For the cereal grain, see freekeh

Frik was an Armenian poet of the 13th century and 14th century. He lived in the time of Mongolian occupation of Armenian land.

His verses are written in the spirit of religious Fatalism; at the same time, he criticized clergy for hypocrisy.

Frik lived during the year 1230 through 1310. It is not known whether his name was really Frik or not. Many believe his name was a “pseudonym” or “an abbreviated form” of his original name. The Armenian scholar, Zhamkochian, identified Frik’s possible birthplace and concluded that he was born in Western Armenia. Zhamkochian saw that his Armenian writing was very similar to the language of Cilician Armenia which is how he found out his birthplace. It is said that more than 50 of Frik’s poetry survived during the years. Some of the poems include “From Protest”, “An Excerpt”, and “Song”.[1]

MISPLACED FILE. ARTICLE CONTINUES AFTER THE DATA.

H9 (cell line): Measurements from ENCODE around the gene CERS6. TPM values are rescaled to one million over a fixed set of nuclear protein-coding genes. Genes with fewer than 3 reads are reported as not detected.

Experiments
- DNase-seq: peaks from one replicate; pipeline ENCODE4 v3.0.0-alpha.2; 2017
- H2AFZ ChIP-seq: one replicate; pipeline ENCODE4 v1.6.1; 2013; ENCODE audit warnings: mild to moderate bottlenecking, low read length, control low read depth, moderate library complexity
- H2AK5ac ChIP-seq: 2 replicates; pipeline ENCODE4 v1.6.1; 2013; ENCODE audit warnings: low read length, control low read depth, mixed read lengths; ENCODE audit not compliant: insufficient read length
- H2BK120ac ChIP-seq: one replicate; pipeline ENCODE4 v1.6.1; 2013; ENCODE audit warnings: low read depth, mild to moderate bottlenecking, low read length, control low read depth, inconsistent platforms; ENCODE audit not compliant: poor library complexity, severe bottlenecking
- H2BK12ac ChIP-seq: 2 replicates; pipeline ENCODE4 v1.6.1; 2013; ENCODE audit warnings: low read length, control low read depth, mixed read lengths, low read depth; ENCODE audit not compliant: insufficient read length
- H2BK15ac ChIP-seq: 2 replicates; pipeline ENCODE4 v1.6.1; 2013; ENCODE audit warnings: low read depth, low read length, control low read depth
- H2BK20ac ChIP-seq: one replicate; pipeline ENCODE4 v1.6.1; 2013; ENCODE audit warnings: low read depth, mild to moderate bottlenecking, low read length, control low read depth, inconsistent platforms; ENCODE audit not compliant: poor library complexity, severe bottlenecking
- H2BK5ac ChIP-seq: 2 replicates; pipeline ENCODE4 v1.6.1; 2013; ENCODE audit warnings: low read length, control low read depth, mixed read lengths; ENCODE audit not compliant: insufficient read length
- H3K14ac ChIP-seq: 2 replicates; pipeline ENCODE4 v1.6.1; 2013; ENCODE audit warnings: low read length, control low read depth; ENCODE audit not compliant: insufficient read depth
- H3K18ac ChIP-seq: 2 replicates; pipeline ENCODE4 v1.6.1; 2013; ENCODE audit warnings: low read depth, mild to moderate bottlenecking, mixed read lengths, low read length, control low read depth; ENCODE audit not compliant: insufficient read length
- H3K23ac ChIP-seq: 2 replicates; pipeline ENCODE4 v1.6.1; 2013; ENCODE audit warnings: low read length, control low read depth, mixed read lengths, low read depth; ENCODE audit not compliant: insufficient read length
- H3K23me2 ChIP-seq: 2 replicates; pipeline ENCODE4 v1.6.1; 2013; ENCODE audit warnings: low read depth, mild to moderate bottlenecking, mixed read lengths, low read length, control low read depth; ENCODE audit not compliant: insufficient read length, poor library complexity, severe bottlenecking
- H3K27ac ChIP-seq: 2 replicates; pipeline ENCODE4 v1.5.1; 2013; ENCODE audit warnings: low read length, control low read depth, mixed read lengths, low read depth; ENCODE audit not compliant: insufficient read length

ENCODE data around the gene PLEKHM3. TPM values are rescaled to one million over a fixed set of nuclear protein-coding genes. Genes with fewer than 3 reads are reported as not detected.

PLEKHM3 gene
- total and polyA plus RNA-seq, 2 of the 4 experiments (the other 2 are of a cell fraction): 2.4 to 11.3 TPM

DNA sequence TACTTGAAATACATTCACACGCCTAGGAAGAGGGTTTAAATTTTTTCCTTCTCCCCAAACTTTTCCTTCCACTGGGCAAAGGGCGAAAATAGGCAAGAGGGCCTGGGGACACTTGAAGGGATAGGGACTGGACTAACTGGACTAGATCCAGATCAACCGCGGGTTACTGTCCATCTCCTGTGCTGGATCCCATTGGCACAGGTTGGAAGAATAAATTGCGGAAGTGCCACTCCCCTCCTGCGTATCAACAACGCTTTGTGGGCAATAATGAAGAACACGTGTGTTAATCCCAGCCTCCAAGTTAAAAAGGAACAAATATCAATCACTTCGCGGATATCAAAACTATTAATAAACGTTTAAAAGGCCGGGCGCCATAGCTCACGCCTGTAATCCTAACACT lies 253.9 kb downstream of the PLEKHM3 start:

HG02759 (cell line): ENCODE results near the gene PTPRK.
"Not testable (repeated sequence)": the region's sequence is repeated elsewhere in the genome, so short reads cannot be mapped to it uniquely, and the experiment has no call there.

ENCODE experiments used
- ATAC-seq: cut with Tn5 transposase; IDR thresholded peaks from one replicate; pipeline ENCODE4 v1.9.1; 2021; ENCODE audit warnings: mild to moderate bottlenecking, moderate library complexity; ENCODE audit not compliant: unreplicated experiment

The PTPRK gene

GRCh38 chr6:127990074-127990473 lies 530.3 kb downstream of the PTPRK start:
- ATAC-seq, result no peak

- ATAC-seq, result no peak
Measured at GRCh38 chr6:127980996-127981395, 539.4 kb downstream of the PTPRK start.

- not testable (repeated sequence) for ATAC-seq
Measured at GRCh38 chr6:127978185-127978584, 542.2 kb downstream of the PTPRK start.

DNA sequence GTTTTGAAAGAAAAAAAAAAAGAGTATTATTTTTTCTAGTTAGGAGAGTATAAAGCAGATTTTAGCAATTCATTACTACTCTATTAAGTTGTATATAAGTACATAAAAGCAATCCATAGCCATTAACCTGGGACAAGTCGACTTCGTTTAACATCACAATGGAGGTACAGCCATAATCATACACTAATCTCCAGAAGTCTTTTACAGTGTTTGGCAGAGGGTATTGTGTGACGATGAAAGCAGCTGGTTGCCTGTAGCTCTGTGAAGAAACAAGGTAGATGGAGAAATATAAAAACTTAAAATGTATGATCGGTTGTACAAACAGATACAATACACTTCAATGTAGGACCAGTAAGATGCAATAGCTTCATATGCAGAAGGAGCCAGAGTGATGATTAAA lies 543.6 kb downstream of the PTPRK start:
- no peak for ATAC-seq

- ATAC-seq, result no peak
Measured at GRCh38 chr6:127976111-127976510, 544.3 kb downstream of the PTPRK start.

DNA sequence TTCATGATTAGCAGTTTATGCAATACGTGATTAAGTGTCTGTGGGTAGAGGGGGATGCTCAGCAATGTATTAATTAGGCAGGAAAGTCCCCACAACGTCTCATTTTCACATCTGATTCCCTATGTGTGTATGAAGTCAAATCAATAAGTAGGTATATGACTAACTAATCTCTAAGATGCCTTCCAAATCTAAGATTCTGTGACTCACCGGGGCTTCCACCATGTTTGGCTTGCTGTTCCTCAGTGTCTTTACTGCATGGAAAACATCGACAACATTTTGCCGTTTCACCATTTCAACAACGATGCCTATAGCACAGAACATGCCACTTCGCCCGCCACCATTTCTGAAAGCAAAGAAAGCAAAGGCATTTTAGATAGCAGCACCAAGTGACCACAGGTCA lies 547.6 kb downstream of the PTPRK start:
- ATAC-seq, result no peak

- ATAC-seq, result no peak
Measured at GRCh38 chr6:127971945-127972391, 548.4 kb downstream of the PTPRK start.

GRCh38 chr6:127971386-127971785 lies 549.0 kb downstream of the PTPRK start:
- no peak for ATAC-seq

A small amount of Frik’s poems were first published in 1930. Two of his well known poems were ”Complaint to Christ” and “Against Fate”. Both poems had strong doubts regarding religious faith and questioned the values of those who called themselves “Christians” and did not act through with their words or beliefs.[2]

Frik’s writing was considered “Armenian medieval poetry” since he was from Armenian origins and grew up two centuries after the Mongol Empire crushed the Armenian Bagratouni royal court during their invasion. Much of his inspiration came from power and how it is wrongly used instead of giving individuals “equality and freedom”. He was also a Christian, but questioned his beliefs because of the negativity that the clergy of the church promoted.[3]


  1. Hacikyan, Agop (2002). The Heritage of Armenian Literature: From the Sixth to the Eighteenth Century. Vol. 2. Wayne State Univ Pr. pp. 524–33. ISBN 0814330231.
  2. Hovannisian, Richard (2004). The Armenian People From Ancient to Modern Times, Volume I: The Dynastic Periods: From Antiquity to the Fourteenth Century. Vol. 1. Palgrave Macmillan. pp. 317–18. ISBN 0312101694.
  3. Arnavoudian, Eddie. "A TASTE OF MEDIEVAL ARMENIAN POETRY". Retrieved 26 Apr 2012.

External links

Wikiquote has quotations related to: Frik (Armenian Wikiquote)

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